Roger Christie says the expectations on marketing do not align with the opportunities for social.
I’m about to explain why marketing shouldn’t own social.
To be clear, I absolutely value marketing and its willingness to pursue and build social media marketing capabilities, particularly given my own heritage. But the opportunity for ‘social’ is much broader than social media marketing, and it is this tension that has led to limited returns and frustration with social for many organisations.
When you review industry performance, activities and attitudes, it’s clear functional ownership of social has only hampered organisations’ ability to derive and deliver new sources of value. Siloed ownership is only preventing competitiveness and relevance in today’s digital age – let me explain.
Understanding our fixation on social ‘short-termism’
There’s no doubt the ‘trial and error’ attitude most Australian organisations have towards social today is impacting the ability of social teams to deliver real, sustainable value outside ad hoc campaigns. In the digital age – when channels, consumer loyalties and technologies change daily – experiments are often more alluring than plans. And while trialling and testing new initiatives isn’t itself a problem, continual experimentation without an underlying vision or strategy presents risk, possible wastage and an inconsistent customer experience.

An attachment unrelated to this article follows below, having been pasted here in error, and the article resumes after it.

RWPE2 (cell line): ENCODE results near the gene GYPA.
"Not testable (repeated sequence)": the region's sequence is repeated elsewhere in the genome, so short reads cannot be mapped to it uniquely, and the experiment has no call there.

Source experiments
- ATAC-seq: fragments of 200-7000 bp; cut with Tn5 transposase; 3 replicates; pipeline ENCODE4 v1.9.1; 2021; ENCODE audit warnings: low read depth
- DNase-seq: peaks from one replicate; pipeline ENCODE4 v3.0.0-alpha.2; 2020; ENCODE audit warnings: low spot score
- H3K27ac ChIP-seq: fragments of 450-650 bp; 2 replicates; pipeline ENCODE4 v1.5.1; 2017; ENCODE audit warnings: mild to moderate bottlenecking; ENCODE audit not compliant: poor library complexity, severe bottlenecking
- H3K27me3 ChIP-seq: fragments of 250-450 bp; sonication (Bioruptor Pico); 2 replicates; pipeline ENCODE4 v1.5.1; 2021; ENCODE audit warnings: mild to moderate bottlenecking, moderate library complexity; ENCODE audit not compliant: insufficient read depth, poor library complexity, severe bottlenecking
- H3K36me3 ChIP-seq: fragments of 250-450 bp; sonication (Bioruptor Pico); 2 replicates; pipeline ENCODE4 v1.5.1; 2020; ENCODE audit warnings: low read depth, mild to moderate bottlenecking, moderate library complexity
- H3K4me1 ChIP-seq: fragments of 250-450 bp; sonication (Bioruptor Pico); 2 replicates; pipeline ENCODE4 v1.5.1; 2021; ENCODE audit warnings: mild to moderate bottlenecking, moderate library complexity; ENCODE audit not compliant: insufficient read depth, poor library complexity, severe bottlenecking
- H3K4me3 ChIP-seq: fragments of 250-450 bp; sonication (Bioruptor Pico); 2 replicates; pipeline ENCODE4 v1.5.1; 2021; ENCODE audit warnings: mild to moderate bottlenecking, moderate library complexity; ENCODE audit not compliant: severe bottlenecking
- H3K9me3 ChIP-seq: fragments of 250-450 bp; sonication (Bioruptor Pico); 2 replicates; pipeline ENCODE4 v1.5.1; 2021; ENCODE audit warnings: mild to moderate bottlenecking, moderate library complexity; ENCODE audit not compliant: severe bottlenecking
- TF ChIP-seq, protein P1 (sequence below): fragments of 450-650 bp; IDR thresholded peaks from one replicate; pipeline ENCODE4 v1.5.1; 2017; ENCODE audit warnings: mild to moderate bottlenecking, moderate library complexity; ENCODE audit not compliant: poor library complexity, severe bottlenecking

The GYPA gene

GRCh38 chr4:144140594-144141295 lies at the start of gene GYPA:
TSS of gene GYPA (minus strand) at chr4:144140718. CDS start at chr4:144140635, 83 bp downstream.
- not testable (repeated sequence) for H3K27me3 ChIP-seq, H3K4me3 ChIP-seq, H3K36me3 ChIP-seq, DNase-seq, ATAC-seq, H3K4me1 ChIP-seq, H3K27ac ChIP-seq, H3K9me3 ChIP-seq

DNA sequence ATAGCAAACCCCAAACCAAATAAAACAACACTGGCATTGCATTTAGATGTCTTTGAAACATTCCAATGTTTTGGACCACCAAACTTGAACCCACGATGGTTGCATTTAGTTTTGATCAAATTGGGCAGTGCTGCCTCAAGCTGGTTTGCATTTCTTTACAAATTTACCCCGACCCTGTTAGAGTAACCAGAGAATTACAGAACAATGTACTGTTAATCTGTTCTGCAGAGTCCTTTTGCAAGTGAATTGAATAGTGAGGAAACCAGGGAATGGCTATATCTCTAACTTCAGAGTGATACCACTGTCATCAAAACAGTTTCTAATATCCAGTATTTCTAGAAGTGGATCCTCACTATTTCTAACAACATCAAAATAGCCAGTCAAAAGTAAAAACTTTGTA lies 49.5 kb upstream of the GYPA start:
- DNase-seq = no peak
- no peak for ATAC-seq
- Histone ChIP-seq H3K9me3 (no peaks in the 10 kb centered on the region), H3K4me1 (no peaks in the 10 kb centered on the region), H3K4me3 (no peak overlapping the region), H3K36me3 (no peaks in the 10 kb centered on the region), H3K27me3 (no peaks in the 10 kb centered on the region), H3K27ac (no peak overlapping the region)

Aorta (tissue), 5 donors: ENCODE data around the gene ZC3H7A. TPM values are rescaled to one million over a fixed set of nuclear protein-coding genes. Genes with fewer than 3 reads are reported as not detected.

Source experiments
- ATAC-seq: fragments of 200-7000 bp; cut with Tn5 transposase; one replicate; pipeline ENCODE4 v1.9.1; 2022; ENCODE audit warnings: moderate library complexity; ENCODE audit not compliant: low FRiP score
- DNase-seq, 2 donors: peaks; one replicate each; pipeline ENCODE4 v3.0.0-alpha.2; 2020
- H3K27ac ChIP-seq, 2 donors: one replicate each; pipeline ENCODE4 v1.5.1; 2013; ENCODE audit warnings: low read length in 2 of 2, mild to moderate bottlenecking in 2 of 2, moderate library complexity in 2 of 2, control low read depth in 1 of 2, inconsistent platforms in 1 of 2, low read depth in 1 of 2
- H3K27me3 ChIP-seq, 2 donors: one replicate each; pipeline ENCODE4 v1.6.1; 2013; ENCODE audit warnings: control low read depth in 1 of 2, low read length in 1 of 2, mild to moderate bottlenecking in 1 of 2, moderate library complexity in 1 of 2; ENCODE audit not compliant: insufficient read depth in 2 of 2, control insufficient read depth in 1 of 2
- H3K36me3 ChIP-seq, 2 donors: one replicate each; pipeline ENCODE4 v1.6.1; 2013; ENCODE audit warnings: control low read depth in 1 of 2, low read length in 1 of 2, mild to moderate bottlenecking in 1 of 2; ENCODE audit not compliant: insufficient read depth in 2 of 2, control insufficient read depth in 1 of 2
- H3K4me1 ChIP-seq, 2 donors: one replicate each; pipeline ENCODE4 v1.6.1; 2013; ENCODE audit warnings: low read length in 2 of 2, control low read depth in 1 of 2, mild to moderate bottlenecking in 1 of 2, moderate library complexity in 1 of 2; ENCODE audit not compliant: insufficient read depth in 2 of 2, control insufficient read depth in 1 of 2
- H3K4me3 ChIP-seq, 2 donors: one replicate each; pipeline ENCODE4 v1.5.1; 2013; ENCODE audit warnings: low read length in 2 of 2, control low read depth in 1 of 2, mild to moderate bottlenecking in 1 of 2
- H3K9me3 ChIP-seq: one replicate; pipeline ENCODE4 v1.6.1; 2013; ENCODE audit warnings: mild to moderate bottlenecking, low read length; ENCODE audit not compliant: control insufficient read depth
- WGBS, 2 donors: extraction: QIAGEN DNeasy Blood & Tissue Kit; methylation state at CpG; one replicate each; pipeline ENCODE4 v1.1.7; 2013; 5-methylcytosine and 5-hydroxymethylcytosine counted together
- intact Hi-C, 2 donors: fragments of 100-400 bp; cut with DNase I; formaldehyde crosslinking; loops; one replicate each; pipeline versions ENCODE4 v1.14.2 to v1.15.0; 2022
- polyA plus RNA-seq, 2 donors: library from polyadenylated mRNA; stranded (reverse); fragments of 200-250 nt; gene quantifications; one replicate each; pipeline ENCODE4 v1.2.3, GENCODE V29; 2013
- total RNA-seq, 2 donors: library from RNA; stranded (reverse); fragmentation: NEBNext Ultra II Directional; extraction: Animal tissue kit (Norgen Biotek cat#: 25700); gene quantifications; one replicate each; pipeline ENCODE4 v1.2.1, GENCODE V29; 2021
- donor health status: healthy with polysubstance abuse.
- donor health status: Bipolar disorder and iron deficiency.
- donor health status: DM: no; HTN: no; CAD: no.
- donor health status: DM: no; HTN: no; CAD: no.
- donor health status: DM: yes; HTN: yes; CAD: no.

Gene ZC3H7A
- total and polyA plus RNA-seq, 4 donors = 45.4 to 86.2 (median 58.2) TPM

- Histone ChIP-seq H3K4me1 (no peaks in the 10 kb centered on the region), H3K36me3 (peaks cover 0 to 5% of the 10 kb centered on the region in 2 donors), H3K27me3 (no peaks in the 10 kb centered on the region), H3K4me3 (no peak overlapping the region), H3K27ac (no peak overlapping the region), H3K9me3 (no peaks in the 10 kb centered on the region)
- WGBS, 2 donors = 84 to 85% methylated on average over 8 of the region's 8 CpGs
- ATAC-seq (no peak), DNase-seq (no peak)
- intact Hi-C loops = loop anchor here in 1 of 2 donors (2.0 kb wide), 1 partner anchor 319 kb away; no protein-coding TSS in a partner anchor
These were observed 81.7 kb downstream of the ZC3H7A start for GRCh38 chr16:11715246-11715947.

This is where the industry finds itself today with social.
But what does this short-term experiment mindset lead to? Why is this relevant to marketing?
Marketing has always been the first to respond
In the past decade, marketing has been forced to understand and respond to an ever-growing number of channels, tools and technologies as customer behaviour has changed. They have dramatically transformed the way marketing performs and engages different consumer groups, with social media being one of these ‘categories’, if you will.
Marketing has been forced to react, adapt and change its approach as social media has gone from earned to owned to paid.
Marketing took the lead on ‘all things social’ – learning what it was about, how best to leverage these channels and how best to address increasing customer expectations to ensure organisations remained relevant and present in customers’ lives. And as the traditional custodian, driver and innovator for social, it should be credited with much of the ingenuity around the use of social media channels to deliver new sources of value.
Australian organisations have been pre-conditioned to believe social is a marketing responsibility.
And, up to this point, marketing has been best positioned to champion the transition.
The expectations on marketing do not align with the opportunities for social
However, the market has come a long way in ten years. Customers are no longer just looking for tailored, personalised communications delivered on the right channels – they’re looking for tailored, personalised product and service experiences. That’s a bloody big change. It’s also a challenge that requires more than marketing to solve.
Yet, when you look at the way organisations approach social today, it’s fair to suggest senior leaders are expecting marketing to make sense of that challenge. In fact, we did our own research recently and found only two social leads within the ASX50 have a non-marcomms background*.
What does this number mean? It…